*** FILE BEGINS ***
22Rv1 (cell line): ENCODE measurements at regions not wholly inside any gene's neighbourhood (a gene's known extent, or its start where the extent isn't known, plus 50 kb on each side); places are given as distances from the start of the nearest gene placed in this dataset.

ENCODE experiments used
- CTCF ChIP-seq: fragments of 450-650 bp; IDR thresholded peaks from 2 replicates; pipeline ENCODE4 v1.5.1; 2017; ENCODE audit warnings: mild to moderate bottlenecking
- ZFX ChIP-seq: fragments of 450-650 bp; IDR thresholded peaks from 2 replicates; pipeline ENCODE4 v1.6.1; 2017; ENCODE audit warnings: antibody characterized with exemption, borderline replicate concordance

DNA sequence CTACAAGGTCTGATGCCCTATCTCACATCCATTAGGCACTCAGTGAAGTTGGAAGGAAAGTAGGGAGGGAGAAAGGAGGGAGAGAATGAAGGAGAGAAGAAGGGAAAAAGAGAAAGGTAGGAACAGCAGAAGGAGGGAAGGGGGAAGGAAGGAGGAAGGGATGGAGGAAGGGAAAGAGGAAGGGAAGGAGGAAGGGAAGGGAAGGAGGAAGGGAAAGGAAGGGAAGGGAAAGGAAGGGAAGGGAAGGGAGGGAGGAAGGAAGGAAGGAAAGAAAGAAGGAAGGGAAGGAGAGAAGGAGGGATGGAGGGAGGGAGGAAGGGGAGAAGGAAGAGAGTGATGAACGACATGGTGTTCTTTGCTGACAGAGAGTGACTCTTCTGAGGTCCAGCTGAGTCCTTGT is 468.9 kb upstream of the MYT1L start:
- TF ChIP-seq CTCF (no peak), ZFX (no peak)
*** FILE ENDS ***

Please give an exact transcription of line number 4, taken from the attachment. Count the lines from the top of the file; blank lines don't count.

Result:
- ZFX ChIP-seq: fragments of 450-650 bp; IDR thresholded peaks from 2 replicates; pipeline ENCODE4 v1.6.1; 2017; ENCODE audit warnings: antibody characterized with exemption, borderline replicate concordance